Tackling 26.2 miles is a long way to run. Respect the distance and prepare for it. Confidence comes from being prepared.
More: Last-Minute Marathon Tips for Race Day
The best way to run your fastest possible race is by starting out at the pace you can maintain the entire race. So run the first mile at the pace you expect to average for the whole marathon. You can't put running time in the bank. You will end up losing more time in the end than what you gained by being "ahead of schedule" in the beginning. No matter how strong your will is, the metabolic condition caused by running too fast too early will force you to slow down during subsequent stages of the race.
While it may feel easy, especially in the marathon, to run the first mile of your race at the same pace as the last, your patience will pay huge dividends during that last mile. Ideally, the second half of your race should be equal to or slightly faster than the first half. This requires accurate knowledge of your fitness level, confidence to stick to your plan when others have taken the early pace out too fast, and a good dose of self-restraint. Your workouts are invaluable for providing you with knowledge of your fitness level and for predicting your average race pace.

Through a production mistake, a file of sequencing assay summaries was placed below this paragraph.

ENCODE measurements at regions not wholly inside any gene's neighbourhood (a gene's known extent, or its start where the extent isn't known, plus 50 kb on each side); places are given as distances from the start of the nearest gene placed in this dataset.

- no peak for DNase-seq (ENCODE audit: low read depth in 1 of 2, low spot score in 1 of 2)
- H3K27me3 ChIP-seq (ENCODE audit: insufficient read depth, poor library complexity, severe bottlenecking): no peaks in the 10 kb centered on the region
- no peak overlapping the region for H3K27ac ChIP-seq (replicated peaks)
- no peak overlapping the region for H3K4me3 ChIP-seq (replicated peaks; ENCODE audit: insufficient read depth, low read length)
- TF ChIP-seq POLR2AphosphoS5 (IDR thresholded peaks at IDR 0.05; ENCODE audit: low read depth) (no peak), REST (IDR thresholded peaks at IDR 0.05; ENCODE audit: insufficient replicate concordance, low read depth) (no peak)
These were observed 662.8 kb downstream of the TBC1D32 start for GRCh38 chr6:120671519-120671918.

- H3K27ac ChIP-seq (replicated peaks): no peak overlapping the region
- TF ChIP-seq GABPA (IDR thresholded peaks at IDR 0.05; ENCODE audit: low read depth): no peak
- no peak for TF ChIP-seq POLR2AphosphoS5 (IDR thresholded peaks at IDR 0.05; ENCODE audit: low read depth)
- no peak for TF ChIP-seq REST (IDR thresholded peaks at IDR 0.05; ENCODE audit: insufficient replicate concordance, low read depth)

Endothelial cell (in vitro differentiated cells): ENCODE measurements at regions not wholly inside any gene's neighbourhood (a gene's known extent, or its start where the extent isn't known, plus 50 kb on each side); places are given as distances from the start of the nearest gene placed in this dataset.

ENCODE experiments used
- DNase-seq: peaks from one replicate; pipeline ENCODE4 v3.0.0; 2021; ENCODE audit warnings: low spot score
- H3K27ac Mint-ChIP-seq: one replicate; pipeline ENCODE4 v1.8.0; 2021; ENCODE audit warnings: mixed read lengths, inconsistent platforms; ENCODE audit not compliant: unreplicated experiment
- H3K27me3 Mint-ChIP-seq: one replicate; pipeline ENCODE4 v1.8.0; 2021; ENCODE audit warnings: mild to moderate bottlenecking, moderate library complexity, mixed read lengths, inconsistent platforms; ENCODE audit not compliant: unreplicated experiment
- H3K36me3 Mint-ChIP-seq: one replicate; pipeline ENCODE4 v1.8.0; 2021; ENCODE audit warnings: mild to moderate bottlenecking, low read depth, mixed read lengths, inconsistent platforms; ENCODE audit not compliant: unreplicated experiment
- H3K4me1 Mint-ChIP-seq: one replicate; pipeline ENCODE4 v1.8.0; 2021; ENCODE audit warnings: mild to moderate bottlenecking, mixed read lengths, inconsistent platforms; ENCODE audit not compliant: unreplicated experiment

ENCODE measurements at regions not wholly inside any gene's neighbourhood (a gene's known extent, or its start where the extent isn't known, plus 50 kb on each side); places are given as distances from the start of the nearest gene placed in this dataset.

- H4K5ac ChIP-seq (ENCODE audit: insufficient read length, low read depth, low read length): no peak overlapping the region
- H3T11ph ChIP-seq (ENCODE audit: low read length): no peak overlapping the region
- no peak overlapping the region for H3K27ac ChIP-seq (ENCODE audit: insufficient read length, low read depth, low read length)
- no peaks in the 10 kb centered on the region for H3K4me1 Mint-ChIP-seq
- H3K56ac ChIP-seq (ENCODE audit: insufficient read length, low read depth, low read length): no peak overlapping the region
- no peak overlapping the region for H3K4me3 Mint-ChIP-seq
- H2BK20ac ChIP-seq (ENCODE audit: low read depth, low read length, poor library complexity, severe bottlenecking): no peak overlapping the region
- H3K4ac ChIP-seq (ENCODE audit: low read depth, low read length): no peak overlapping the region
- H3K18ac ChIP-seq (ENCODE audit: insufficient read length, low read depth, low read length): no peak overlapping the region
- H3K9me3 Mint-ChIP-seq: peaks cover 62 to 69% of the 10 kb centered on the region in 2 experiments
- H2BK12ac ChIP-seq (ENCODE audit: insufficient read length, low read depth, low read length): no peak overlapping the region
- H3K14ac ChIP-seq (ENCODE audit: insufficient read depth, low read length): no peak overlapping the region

More: How to Find a Race Pace That Works
Research has shown that fatigue can be delayed if simple carbohydrates (e.g., glucose and sucrose) are consumed during exercise. The carbohydrates should be easily digestible so they are absorbed quickly into the blood. Carry Gu packs or other gels or pick them up at an aid station and start ingesting them before you feel fatigued.
More: Create Your Marathon Nutrition Plan
Despite all the recent attention given to hyponatremia (a decreased blood sodium content due to drinking too much water), the opposite problem—dehydration—is a much bigger issue. Water is vital for many chemical reactions that occur inside our cells, including the production of energy. When you sweat, you lose body water that can affect cellular processes. Also, your blood volume decreases and becomes thicker if you don't replace fluids. The result is a lower stroke volume, cardiac output and, ultimately, a decreased oxygen delivery to your muscles. Your running performance starts to decline with only a 2 to 3 percent loss of body mass due to fluid loss.
More: 11 Hydration Facts for Athletes